Another member of the B vitamin family is vitamin B6. B6 is also known as pyridoxine. As with the other B group vitamins, pyridoxine plays critical roles in the body. Here are some of the most important things that you need to know about this vitamin and why you should make sure you are getting enough.
The Basics of Vitamin B6
Pyridoxine has a role in ensuring the effectiveness of your metabolism. It helps break down the food that you eat, specifically proteins. B6 transforms these proteins into usable energy so as to sustain your activities right through the day.
But perhaps one of the most important functions of pyridoxine is its role in brain function. Vitamin B6 has a hand in the production of neurotransmitters, chemical substances found between nerve cells needed to make sure that brain signals are properly transmitted. This process is crucial for brain development and normal brain function. B6 is essential in producing hormones such as melatonin, serotonin, and norepinephrine. These hormones affect sleep, mood, appetite, digestion and memory. All great reasons to ensure you get enough pyridoxine every day.
Additionally, pyridoxine allows the immune system to produce antibodies that help fight off diseases and other forms of infection. The vitamin also helps with morning sickness related to pregnancy as well as in pre-menstrual syndrome (PMS).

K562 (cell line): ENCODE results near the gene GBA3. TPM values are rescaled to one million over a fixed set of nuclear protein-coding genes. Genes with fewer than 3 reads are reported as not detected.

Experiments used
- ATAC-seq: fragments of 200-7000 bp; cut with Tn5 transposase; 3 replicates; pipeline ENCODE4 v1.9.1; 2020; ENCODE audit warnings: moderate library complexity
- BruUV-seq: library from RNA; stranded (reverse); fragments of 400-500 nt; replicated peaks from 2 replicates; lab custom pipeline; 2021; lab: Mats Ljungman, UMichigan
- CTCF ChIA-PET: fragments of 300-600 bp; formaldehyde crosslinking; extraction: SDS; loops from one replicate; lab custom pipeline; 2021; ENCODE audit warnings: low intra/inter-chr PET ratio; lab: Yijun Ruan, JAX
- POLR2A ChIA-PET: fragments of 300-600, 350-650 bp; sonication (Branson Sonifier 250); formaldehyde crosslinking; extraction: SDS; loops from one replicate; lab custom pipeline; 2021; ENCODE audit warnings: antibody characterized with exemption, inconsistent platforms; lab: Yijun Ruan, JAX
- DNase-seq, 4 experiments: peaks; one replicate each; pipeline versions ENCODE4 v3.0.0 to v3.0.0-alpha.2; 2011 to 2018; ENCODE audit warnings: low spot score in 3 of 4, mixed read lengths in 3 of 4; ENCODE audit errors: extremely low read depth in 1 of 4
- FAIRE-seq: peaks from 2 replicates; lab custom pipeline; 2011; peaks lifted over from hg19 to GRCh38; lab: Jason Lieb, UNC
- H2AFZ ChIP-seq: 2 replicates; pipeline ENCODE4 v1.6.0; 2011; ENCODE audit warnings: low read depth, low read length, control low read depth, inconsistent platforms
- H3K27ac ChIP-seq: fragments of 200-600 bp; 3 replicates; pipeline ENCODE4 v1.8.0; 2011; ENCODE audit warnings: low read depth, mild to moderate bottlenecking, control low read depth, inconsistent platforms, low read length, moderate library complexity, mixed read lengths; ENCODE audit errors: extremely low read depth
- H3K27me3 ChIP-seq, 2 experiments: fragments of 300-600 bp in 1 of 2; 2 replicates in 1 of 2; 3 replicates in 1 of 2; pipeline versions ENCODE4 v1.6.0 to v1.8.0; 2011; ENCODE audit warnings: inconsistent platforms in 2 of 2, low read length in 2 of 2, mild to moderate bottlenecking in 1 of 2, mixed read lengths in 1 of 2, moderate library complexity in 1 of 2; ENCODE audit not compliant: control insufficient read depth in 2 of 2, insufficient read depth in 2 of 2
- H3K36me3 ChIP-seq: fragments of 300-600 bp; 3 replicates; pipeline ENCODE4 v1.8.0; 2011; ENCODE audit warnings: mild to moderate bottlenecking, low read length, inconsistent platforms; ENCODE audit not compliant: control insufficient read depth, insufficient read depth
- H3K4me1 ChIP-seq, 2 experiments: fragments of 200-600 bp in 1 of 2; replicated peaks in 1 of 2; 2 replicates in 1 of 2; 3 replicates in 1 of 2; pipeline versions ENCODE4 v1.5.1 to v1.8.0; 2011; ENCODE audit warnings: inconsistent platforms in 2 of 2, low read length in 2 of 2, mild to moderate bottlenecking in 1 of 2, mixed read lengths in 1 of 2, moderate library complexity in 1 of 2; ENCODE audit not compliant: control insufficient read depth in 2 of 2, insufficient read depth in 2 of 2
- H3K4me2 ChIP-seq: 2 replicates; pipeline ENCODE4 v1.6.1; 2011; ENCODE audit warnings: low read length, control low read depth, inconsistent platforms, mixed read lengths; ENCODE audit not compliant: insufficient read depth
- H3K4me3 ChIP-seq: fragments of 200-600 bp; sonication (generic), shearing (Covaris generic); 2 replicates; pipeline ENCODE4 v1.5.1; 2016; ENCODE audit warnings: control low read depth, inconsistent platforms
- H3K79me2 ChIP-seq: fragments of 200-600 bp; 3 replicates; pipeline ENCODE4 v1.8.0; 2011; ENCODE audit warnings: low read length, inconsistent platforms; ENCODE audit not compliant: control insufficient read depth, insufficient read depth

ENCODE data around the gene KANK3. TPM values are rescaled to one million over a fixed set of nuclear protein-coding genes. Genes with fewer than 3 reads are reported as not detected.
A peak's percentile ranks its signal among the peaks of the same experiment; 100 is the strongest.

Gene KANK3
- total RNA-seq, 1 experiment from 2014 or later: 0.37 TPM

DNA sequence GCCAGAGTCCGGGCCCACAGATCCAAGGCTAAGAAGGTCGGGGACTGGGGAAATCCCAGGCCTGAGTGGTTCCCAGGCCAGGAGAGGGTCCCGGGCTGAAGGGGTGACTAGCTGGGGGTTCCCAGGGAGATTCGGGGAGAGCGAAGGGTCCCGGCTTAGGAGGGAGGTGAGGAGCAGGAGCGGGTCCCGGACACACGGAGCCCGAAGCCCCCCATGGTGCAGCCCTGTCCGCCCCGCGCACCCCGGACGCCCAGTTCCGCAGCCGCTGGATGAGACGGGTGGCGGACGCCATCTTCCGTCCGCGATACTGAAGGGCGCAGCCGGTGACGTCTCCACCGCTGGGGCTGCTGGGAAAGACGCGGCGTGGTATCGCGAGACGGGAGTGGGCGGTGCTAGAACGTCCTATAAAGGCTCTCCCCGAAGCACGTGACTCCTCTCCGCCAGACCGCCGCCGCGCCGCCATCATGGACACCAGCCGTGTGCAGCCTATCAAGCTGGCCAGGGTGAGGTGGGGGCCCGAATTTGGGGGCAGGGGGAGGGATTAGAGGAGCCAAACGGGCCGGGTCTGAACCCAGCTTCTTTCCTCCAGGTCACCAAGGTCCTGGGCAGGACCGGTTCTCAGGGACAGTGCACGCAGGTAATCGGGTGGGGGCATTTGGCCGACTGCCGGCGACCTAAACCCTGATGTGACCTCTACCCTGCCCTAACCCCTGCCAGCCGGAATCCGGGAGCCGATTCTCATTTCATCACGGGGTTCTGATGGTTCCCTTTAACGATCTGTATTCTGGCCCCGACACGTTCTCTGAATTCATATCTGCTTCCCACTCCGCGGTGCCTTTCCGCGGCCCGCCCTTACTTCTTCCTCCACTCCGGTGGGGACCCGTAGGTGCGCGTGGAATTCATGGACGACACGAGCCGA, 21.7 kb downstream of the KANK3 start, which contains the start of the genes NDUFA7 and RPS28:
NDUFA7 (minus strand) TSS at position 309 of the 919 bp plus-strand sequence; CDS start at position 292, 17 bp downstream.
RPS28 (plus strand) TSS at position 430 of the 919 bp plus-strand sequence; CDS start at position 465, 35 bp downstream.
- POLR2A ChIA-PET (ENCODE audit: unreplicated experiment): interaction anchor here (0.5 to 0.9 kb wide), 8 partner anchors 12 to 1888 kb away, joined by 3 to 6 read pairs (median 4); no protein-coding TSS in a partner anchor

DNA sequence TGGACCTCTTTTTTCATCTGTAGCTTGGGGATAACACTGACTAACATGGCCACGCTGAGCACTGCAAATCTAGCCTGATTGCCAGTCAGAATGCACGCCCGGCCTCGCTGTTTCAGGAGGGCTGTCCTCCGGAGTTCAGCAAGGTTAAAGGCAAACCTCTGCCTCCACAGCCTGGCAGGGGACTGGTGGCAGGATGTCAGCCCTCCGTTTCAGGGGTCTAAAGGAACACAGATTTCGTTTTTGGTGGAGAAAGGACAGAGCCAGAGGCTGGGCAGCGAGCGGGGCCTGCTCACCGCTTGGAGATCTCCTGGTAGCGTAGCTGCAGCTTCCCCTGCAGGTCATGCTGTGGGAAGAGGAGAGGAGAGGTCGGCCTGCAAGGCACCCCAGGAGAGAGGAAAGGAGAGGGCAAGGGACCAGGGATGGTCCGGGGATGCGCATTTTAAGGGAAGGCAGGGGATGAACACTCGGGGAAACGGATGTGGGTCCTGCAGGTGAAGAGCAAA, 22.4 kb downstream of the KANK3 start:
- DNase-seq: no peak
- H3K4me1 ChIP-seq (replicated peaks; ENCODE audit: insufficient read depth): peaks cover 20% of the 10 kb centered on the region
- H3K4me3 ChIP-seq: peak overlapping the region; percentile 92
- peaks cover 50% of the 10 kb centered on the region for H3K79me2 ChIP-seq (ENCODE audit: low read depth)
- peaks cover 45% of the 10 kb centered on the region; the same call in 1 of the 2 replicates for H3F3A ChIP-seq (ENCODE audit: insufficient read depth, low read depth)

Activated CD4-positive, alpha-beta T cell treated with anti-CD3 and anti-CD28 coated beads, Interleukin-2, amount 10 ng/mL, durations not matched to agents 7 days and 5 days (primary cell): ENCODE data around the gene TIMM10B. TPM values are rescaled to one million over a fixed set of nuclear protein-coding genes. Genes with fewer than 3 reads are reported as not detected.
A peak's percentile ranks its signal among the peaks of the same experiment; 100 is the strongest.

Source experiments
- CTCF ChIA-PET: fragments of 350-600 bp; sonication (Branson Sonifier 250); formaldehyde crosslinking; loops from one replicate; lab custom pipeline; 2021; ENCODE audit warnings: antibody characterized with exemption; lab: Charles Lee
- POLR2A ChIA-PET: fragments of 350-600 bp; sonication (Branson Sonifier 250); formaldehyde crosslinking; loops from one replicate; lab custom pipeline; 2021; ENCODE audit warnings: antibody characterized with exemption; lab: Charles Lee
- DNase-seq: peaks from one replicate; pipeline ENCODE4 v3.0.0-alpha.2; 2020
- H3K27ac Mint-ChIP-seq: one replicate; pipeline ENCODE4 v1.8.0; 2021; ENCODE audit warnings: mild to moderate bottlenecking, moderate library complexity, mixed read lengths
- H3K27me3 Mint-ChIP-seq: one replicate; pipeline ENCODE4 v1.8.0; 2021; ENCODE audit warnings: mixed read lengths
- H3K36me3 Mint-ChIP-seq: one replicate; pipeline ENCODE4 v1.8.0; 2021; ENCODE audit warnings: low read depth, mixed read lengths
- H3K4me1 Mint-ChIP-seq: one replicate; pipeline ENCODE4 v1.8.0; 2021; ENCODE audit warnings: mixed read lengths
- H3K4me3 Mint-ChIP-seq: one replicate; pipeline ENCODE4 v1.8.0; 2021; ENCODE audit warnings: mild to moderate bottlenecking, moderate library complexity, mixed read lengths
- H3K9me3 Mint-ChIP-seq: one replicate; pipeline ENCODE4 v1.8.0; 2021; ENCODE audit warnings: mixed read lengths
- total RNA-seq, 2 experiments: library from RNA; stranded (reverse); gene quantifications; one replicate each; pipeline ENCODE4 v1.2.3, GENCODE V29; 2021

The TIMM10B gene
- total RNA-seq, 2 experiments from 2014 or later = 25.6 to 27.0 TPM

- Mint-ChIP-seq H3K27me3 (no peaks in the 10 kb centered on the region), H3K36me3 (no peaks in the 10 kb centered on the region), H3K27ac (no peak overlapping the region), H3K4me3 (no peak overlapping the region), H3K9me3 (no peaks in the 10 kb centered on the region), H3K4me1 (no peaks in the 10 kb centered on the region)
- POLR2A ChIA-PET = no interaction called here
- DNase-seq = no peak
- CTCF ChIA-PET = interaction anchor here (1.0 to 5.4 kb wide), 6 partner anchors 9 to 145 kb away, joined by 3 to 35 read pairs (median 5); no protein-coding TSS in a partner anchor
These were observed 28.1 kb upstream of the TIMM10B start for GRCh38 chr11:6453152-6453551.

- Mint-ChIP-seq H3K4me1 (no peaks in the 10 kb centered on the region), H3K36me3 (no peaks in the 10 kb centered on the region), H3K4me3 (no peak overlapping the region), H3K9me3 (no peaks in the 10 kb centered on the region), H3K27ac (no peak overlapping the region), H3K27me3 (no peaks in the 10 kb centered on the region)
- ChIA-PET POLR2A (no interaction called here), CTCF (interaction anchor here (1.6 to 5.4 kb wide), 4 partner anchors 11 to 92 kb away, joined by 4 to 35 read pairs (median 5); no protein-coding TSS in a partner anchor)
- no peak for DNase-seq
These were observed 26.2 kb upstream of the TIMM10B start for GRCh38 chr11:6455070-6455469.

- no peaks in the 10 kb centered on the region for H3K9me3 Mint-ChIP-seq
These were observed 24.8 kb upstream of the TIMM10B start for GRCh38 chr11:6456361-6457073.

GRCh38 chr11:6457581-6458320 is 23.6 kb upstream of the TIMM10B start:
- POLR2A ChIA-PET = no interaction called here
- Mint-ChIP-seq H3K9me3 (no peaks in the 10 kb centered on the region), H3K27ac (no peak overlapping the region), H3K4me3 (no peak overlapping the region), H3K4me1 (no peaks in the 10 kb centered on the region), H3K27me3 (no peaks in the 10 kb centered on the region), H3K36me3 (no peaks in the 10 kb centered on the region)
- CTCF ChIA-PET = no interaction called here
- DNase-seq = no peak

Like all vitamins in the B group, pyridoxine is also water-soluble. That means that prolonged exposure to water, as what happens in boiling vegetable, dissolves it and it ends up disappearing along with the water.
Why You Need More Pyridoxine
Vitamin B6 deficiency is not very common but for those who are deficient, symptoms may include fatigue, muscle pains, confusion, depression, anxiety, irritability, mood swings, anemia, and frequent migraine headaches.
Studies have shown that the lack of pyridoxine may also lead to an increased risk of rheumatoid arthritis and heart disease. Research also revealed that the elderly are more likely to have a vitamin B6 deficiency and that this increases the risk of developing Alzheimer’s disease.
Taking Too Much Vitamin B6
As previously mentioned, pyridoxine is a water-soluble vitamin so it easily dissolves in your urine and is naturally flushed out of the body. This is why over dosage is not really common.
However, for people who take pyridoxine supplements while consuming processed food and drinks fortified with synthetic B vitamins, too much vitamin B6 may result to symptoms such as confusion, muscle numbness, pain, and weakness.
Sources of Vitamin B6
Here are foods that contain the highest levels of vitamin B6:
- Yellowfin Tuna
- Chicken Breast
- Cottage Cheese
Some breakfast cereals are also ‘fortified’ with vitamin B6.
You can download and print a large format version of our Vitamin B6 graphic here…
This is one of a series of posts on vitamins starting with vitamin A here…